Aim A systematic review of 43 randomised controlled trials (RCTs) concluded that single dose oral dexamethasone is effective in the treatment of croup. Dexamethasone was associated with an improved Westley score at 6 h to 12 h with an effect size of –1.0 (95% CI –1.5 to –0.6) which was significant, but was no longer significant at 24 h. To date, no RCTs have determined whether administering two doses of dexamethasone, compared with a single dose, improves outcomes in children with croup. We completed an audit to review the use of dexamethasone in children with croup.
Method Inpatient notes of 50 children admitted between 2010 and 2011 were reviewed at a district general hospital. To gauge the readmission rate, a comparative notes review was performed for attendances at the Emergency Department of a local tertiary paediatric centre (150 attendances, June–November 2014).
Results Figure 1 shows results at the district general hospital
Half of the children who required readmission had the same croup score on their first admission and their second, implying that readmission was necessary due to lack of clinical improvement. At the tertiary centre, 90% (135) patients received a dose of dexamethasone on their first presentation and 10% (15) children re-attended.
With 1 in 10 patients being readmitted despite one dose of dexamethasone, we conducted a regional survey of paediatricians in our deanery to assess baseline practice for multi-dose dexamethasone. The survey contained a hypothetical case scenario of a child with croup (stridor and chest wall retraction at rest) who received a dose of dexamethasone. At 12 h the patient improved with no symptoms at rest but symptoms on exertion. Respondents were given four management options, as shown in Table 1. A total of 112 responses were received, 44% from consultants.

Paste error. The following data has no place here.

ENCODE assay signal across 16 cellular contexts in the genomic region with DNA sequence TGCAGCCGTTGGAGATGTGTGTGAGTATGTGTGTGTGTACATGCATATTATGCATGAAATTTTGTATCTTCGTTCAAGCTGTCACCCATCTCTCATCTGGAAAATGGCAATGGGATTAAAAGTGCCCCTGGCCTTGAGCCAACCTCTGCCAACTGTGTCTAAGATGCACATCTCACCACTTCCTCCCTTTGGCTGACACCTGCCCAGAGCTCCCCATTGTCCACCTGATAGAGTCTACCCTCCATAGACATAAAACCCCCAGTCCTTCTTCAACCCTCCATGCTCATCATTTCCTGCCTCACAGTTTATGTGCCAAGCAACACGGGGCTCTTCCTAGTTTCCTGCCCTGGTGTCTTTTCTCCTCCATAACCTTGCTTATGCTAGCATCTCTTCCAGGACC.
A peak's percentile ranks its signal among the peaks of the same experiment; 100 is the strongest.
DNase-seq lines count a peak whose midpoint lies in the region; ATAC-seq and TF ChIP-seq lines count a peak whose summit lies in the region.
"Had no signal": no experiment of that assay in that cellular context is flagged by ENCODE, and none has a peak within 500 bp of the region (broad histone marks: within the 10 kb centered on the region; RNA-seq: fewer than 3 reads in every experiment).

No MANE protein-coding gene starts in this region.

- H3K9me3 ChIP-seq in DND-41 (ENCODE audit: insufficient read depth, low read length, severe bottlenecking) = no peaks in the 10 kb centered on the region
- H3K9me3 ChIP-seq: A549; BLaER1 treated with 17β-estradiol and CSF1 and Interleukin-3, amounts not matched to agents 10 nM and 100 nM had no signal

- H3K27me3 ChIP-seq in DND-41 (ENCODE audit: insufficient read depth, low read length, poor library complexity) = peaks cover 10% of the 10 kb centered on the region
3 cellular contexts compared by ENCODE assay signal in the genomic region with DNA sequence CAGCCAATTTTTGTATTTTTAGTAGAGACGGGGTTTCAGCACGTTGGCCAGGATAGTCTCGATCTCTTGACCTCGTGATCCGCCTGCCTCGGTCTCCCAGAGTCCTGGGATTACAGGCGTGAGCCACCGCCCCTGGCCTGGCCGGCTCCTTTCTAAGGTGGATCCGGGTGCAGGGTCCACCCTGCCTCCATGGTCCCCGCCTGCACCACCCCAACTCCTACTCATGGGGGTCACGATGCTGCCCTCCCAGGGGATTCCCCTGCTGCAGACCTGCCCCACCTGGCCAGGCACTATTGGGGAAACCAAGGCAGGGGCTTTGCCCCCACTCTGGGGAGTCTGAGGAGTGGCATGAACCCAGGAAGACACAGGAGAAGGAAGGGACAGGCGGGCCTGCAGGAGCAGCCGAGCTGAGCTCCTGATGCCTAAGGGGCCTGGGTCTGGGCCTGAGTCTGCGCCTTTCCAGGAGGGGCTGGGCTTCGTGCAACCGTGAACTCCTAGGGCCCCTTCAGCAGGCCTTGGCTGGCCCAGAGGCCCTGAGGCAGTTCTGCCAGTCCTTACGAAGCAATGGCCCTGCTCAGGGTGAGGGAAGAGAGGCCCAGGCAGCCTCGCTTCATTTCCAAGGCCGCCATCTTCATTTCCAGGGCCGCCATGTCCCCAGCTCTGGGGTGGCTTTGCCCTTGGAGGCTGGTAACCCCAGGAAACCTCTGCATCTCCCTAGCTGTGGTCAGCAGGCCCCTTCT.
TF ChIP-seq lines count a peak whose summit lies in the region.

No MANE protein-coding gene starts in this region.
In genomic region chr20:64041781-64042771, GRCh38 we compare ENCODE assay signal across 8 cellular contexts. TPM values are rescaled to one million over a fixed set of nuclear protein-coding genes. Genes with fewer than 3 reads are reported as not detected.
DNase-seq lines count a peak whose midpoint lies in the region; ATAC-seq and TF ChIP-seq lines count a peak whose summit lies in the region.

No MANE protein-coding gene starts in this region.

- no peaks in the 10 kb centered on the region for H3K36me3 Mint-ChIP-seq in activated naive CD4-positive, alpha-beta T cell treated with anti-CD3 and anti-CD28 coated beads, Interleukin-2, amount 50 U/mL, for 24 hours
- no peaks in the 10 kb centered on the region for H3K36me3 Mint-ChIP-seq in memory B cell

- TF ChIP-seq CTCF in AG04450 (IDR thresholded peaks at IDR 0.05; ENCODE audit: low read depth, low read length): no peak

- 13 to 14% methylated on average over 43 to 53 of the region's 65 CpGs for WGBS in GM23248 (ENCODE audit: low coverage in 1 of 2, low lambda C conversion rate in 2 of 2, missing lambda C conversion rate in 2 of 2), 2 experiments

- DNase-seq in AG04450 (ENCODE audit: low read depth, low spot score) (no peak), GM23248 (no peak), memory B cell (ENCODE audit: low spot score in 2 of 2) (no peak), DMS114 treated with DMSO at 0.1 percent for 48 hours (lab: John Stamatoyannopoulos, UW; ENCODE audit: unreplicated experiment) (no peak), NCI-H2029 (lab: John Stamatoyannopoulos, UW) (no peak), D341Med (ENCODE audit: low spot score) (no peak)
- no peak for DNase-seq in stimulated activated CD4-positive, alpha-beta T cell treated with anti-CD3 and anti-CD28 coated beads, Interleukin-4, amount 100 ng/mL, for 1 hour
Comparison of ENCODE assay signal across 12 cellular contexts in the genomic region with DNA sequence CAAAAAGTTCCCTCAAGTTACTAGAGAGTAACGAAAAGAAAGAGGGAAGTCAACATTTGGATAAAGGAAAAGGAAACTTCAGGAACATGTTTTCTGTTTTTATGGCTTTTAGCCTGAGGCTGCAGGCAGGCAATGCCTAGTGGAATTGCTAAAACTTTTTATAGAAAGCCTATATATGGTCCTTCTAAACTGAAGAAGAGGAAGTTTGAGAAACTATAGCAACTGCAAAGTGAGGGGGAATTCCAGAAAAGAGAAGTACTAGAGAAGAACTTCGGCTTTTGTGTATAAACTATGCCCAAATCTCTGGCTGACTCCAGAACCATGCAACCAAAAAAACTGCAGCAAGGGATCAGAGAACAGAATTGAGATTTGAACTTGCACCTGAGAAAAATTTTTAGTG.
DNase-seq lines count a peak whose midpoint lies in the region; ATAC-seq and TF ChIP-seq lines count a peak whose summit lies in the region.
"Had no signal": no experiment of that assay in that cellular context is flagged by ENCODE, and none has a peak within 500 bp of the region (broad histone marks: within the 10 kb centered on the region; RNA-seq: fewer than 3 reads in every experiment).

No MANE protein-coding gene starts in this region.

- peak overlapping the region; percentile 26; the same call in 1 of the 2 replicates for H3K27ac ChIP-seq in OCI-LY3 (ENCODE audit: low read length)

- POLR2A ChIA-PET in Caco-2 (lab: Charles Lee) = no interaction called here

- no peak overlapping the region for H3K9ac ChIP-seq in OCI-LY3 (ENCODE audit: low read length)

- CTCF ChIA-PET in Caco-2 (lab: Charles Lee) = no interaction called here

The results demonstrate a wide variation in practice. 23% of respondents stated that their choice was based on trust guidelines, whereas 77% stated it was personal practice.
Conclusion The high readmission rate, variation in practice and lack of evidence for administering a second dose of dexamethasone in croup suggest this is a topic that would benefit from a research project.
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